HC Deb 01 July 1919 vol 117 cc773-4
69. Lieut. - Colonel Lord HENRY CAVENDISH - BENTINCK

asked the Home Secretary whether, in view of the fact that 1,309 young men between the ages of sixteen and twenty-one were during last year sentenced to periods of imprisonment of one month or under, a practice repeatedly condemned both by the Prison Commissioners and social reformers as manufacturing prisoners, he will at once take action, under Section 7 of the Criminal Justice Administration Act of 1914, so that these young persons may be dealt with under the probation system instead of being committed to prison?


inquiries are constantly being made by the Home Office into the circumstances which have led to the committal of offenders under twenty-one to prison, and though they occasionally show cases where a better alternative was available, it is clear that imprisonment is now rarely imposed except on offenders of such a character that they are unsuitable for probation or for training in a Borstal institution. The efforts which have been made have led to an enormous reduction in the number of males under twenty-one sent to prison. Ten years ago, in 1908– 1909, the number was 7,580; in 1913– 1914 it had fallen to half that figure; and now it is little more than one-sixth. I am anxious that a society should be formed for the work contemplated in Section 7 of the Criminal Justice Act, 1914, but the Home. Office cannot undertake this till normal conditions are restored.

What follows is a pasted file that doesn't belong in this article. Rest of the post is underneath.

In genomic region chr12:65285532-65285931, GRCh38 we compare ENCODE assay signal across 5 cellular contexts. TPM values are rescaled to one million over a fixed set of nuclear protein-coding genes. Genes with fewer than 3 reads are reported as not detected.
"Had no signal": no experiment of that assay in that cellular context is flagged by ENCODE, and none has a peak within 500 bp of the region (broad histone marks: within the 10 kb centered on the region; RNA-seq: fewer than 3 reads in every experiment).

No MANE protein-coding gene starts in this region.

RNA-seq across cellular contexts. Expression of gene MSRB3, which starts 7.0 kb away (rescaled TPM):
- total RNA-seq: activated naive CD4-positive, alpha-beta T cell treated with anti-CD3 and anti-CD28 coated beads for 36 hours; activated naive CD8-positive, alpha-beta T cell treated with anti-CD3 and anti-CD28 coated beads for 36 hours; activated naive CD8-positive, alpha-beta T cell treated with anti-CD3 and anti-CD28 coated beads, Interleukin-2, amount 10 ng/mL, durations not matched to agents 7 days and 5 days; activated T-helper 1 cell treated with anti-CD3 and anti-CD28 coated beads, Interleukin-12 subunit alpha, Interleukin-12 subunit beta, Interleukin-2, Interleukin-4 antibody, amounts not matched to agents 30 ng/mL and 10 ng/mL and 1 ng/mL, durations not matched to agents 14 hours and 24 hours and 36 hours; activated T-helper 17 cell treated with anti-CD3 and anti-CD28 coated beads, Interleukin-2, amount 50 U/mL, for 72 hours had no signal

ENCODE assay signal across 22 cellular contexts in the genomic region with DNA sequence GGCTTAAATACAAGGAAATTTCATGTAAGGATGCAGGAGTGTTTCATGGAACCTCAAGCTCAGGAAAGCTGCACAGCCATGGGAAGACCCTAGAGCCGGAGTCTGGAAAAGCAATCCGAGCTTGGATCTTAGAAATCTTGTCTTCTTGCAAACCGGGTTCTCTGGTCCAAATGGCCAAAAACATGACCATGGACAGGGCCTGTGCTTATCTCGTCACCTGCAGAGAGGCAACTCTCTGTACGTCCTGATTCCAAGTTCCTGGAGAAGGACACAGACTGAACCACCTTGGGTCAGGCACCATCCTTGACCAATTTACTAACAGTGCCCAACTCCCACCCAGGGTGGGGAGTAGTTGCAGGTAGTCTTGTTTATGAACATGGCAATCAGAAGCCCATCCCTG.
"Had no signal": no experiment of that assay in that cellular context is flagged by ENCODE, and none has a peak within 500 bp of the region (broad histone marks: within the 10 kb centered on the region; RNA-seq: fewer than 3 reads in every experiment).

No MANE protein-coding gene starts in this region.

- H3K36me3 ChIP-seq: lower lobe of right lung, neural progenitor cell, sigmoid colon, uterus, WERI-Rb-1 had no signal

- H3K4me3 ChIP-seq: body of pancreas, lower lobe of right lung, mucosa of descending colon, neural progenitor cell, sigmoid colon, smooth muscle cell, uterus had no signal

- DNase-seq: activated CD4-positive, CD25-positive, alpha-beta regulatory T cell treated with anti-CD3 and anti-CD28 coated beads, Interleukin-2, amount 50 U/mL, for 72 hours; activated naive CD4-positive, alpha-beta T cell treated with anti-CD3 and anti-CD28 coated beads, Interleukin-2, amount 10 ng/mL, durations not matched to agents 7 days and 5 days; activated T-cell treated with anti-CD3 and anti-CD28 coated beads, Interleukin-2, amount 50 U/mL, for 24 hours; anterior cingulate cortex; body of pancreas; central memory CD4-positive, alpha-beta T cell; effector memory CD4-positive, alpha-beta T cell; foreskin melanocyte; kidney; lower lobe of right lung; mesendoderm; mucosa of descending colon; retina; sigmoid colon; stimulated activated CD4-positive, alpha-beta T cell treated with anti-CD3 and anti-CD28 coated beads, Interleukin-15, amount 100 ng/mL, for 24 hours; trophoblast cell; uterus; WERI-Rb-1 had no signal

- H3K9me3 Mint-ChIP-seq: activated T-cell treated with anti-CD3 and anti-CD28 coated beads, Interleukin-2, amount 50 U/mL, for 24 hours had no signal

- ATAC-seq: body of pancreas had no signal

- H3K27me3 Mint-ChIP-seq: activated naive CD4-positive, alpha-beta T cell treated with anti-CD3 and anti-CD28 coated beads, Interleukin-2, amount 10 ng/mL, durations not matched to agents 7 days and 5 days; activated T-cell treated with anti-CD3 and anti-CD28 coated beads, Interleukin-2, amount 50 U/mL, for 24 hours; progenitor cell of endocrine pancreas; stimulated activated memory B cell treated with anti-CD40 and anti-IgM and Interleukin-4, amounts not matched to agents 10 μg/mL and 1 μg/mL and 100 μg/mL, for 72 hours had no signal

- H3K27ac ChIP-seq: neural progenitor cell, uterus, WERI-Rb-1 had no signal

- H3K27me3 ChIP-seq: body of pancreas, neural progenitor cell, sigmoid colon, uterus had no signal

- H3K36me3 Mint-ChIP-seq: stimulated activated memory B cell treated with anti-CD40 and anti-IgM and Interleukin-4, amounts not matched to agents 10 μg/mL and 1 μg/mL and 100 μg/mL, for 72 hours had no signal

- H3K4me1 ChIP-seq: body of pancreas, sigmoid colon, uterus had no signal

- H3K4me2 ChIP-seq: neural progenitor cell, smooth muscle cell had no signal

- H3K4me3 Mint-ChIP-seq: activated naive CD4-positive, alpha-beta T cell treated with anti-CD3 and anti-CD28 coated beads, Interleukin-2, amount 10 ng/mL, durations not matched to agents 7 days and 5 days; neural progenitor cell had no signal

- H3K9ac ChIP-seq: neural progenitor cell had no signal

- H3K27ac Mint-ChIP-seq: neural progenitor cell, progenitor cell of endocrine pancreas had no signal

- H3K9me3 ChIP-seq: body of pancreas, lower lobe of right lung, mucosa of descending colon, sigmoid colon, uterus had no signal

Will the right hon. Gentleman approach the Treasury with a view to getting this carried out?


It is being done.